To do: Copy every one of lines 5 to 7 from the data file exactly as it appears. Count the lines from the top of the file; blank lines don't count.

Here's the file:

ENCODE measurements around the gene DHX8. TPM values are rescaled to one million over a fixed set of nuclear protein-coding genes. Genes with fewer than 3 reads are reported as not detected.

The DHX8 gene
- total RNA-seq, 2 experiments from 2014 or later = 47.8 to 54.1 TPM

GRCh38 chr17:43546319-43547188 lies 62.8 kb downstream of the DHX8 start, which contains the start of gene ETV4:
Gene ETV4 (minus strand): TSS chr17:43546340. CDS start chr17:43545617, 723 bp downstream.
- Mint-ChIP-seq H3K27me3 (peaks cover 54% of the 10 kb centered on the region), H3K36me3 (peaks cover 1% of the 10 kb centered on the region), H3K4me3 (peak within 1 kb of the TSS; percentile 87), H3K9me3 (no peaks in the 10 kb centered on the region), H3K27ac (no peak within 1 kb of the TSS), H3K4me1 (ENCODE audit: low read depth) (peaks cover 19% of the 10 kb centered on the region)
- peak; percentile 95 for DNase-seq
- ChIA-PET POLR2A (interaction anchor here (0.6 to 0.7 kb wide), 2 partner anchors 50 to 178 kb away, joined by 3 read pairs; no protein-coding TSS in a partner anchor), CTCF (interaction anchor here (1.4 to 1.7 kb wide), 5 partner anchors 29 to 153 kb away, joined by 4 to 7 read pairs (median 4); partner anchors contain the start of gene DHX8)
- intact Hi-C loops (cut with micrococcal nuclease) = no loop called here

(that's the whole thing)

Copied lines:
Gene ETV4 (minus strand): TSS chr17:43546340. CDS start chr17:43545617, 723 bp downstream.
- Mint-ChIP-seq H3K27me3 (peaks cover 54% of the 10 kb centered on the region), H3K36me3 (peaks cover 1% of the 10 kb centered on the region), H3K4me3 (peak within 1 kb of the TSS; percentile 87), H3K9me3 (no peaks in the 10 kb centered on the region), H3K27ac (no peak within 1 kb of the TSS), H3K4me1 (ENCODE audit: low read depth) (peaks cover 19% of the 10 kb centered on the region)
- peak; percentile 95 for DNase-seq